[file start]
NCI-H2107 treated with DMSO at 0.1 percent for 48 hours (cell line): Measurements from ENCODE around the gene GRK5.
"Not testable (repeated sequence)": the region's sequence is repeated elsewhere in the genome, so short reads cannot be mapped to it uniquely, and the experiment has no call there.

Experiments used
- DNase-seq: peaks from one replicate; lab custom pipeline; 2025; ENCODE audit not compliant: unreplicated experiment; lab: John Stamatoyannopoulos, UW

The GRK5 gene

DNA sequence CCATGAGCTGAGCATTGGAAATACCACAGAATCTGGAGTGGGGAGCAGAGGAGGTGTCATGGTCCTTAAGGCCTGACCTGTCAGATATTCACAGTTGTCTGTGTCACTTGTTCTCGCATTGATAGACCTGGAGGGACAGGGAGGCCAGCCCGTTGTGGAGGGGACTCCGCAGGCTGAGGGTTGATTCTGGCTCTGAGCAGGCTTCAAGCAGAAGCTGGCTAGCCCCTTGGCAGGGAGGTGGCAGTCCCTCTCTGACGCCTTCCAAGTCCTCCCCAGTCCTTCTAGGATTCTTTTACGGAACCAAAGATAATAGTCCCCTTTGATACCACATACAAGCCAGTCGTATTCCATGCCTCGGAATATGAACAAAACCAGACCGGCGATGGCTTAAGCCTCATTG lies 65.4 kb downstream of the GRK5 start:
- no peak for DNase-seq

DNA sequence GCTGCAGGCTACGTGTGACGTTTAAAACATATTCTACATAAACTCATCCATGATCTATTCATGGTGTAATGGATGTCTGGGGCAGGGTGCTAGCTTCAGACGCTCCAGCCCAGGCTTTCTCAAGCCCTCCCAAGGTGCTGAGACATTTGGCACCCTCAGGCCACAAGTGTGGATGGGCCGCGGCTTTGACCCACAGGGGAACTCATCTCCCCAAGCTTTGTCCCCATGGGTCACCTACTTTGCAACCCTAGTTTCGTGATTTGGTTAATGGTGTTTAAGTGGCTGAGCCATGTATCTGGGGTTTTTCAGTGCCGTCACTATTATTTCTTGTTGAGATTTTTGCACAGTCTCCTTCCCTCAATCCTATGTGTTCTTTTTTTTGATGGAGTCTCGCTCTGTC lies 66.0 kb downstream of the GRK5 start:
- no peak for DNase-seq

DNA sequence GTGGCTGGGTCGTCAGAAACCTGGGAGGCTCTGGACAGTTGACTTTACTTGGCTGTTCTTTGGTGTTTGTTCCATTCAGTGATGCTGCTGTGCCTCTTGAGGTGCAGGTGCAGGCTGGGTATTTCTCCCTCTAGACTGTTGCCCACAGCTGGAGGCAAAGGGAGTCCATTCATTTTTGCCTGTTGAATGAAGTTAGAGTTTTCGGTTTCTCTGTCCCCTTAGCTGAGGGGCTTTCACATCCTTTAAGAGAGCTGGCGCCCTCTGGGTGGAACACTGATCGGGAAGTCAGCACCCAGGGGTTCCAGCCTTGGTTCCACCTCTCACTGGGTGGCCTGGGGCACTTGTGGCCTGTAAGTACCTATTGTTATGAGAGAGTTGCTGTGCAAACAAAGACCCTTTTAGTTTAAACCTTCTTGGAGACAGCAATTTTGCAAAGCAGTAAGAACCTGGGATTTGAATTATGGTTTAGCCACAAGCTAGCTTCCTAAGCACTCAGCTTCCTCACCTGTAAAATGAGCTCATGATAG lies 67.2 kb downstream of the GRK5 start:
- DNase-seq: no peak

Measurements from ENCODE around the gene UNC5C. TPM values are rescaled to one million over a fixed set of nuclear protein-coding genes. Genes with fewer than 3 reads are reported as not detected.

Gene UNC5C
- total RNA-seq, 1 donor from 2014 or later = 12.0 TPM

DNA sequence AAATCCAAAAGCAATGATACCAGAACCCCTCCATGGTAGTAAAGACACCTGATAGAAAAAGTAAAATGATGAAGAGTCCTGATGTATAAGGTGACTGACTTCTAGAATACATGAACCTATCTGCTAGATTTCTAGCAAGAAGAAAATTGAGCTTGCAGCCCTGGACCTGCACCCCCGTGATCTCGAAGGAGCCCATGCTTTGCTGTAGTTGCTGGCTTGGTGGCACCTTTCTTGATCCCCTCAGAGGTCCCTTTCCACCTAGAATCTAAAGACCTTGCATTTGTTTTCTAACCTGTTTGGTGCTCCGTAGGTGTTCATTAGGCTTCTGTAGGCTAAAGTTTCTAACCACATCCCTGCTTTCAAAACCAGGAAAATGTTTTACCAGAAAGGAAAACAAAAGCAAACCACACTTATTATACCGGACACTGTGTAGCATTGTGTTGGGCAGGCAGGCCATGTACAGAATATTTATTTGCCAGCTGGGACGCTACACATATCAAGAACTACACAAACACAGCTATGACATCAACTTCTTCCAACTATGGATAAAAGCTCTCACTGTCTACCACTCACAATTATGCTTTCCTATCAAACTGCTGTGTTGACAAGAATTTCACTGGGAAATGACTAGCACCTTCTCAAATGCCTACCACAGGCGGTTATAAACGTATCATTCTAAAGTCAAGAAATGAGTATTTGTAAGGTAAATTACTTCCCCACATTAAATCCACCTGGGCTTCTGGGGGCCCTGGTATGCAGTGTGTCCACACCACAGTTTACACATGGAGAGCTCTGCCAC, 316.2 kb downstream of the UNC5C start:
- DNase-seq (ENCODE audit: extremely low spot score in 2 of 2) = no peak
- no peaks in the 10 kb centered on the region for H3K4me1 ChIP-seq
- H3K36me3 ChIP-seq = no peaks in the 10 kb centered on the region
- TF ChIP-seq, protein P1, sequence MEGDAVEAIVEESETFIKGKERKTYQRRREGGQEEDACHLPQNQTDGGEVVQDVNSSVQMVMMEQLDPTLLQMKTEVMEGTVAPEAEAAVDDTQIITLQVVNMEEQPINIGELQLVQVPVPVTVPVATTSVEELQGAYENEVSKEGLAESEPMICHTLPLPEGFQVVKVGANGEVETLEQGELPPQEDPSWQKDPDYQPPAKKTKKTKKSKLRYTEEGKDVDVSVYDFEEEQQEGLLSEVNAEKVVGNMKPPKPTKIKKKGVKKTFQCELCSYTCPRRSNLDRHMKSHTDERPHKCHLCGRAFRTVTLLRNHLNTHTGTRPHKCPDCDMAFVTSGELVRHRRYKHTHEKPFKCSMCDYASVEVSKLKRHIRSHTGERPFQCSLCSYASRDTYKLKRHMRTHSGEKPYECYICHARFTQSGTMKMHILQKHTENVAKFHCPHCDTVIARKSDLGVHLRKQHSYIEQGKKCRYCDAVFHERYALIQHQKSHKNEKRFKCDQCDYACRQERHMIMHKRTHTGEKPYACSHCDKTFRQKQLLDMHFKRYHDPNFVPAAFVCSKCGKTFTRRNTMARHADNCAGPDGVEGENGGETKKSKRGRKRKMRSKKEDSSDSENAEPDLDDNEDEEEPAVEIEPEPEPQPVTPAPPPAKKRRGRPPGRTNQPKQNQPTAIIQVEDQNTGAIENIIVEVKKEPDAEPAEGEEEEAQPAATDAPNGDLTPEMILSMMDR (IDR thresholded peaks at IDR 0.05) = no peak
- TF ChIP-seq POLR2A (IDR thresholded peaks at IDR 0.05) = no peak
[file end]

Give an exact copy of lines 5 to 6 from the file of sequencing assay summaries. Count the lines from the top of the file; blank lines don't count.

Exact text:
The GRK5 gene

DNA sequence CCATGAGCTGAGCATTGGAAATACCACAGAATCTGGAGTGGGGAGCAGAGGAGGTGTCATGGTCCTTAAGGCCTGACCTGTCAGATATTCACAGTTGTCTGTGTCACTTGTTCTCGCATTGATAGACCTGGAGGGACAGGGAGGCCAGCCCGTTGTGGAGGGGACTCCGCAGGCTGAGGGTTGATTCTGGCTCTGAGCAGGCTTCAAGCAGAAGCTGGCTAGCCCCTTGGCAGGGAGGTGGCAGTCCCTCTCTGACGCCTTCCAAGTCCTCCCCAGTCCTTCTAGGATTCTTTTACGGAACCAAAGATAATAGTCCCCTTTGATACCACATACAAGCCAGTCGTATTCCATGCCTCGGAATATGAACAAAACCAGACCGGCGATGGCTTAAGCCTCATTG lies 65.4 kb downstream of the GRK5 start: